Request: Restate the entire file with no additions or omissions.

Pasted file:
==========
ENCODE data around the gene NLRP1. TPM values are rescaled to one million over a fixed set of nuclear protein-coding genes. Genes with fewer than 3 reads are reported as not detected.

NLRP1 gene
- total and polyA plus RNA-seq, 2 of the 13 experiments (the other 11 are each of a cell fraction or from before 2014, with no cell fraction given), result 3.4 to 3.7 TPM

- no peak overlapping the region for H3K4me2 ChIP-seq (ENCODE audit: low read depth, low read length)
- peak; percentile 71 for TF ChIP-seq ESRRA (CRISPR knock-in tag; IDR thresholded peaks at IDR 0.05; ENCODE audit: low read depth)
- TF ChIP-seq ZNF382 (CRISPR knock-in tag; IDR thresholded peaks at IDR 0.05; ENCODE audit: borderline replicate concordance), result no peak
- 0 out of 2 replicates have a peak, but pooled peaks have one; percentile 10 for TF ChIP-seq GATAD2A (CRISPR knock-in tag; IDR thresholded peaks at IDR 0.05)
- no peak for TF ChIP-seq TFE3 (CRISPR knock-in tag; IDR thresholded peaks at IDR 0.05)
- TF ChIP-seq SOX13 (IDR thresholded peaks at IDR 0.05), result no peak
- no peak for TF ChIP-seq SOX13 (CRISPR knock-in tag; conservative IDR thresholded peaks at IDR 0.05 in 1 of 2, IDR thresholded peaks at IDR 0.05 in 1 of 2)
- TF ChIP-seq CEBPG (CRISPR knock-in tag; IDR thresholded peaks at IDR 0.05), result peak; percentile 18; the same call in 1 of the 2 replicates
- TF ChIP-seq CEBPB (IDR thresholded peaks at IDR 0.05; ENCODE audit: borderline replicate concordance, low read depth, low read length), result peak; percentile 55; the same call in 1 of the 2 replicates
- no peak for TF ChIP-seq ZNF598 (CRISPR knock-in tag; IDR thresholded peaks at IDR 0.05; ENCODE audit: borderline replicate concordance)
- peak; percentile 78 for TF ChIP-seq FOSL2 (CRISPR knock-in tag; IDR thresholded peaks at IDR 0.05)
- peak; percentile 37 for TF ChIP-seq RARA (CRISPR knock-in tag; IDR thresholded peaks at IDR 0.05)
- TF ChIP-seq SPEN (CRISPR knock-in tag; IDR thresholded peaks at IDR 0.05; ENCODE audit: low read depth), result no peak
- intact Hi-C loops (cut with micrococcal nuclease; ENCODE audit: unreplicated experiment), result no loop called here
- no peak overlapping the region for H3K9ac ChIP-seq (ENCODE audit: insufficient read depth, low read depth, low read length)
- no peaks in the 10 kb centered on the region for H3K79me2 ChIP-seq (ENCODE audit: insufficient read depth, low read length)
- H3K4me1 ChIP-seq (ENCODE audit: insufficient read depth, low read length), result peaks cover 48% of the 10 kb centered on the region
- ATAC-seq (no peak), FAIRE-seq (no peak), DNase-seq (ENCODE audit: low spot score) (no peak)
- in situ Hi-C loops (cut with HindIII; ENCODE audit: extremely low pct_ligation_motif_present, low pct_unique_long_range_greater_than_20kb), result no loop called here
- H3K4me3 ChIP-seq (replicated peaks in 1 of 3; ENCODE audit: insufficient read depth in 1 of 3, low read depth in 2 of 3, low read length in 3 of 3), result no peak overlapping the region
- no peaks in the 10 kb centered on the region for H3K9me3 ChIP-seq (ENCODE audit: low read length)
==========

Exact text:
ENCODE data around the gene NLRP1. TPM values are rescaled to one million over a fixed set of nuclear protein-coding genes. Genes with fewer than 3 reads are reported as not detected.

NLRP1 gene
- total and polyA plus RNA-seq, 2 of the 13 experiments (the other 11 are each of a cell fraction or from before 2014, with no cell fraction given), result 3.4 to 3.7 TPM

- no peak overlapping the region for H3K4me2 ChIP-seq (ENCODE audit: low read depth, low read length)
- peak; percentile 71 for TF ChIP-seq ESRRA (CRISPR knock-in tag; IDR thresholded peaks at IDR 0.05; ENCODE audit: low read depth)
- TF ChIP-seq ZNF382 (CRISPR knock-in tag; IDR thresholded peaks at IDR 0.05; ENCODE audit: borderline replicate concordance), result no peak
- 0 out of 2 replicates have a peak, but pooled peaks have one; percentile 10 for TF ChIP-seq GATAD2A (CRISPR knock-in tag; IDR thresholded peaks at IDR 0.05)
- no peak for TF ChIP-seq TFE3 (CRISPR knock-in tag; IDR thresholded peaks at IDR 0.05)
- TF ChIP-seq SOX13 (IDR thresholded peaks at IDR 0.05), result no peak
- no peak for TF ChIP-seq SOX13 (CRISPR knock-in tag; conservative IDR thresholded peaks at IDR 0.05 in 1 of 2, IDR thresholded peaks at IDR 0.05 in 1 of 2)
- TF ChIP-seq CEBPG (CRISPR knock-in tag; IDR thresholded peaks at IDR 0.05), result peak; percentile 18; the same call in 1 of the 2 replicates
- TF ChIP-seq CEBPB (IDR thresholded peaks at IDR 0.05; ENCODE audit: borderline replicate concordance, low read depth, low read length), result peak; percentile 55; the same call in 1 of the 2 replicates
- no peak for TF ChIP-seq ZNF598 (CRISPR knock-in tag; IDR thresholded peaks at IDR 0.05; ENCODE audit: borderline replicate concordance)
- peak; percentile 78 for TF ChIP-seq FOSL2 (CRISPR knock-in tag; IDR thresholded peaks at IDR 0.05)
- peak; percentile 37 for TF ChIP-seq RARA (CRISPR knock-in tag; IDR thresholded peaks at IDR 0.05)
- TF ChIP-seq SPEN (CRISPR knock-in tag; IDR thresholded peaks at IDR 0.05; ENCODE audit: low read depth), result no peak
- intact Hi-C loops (cut with micrococcal nuclease; ENCODE audit: unreplicated experiment), result no loop called here
- no peak overlapping the region for H3K9ac ChIP-seq (ENCODE audit: insufficient read depth, low read depth, low read length)
- no peaks in the 10 kb centered on the region for H3K79me2 ChIP-seq (ENCODE audit: insufficient read depth, low read length)
- H3K4me1 ChIP-seq (ENCODE audit: insufficient read depth, low read length), result peaks cover 48% of the 10 kb centered on the region
- ATAC-seq (no peak), FAIRE-seq (no peak), DNase-seq (ENCODE audit: low spot score) (no peak)
- in situ Hi-C loops (cut with HindIII; ENCODE audit: extremely low pct_ligation_motif_present, low pct_unique_long_range_greater_than_20kb), result no loop called here
- H3K4me3 ChIP-seq (replicated peaks in 1 of 3; ENCODE audit: insufficient read depth in 1 of 3, low read depth in 2 of 3, low read length in 3 of 3), result no peak overlapping the region
- no peaks in the 10 kb centered on the region for H3K9me3 ChIP-seq (ENCODE audit: low read length)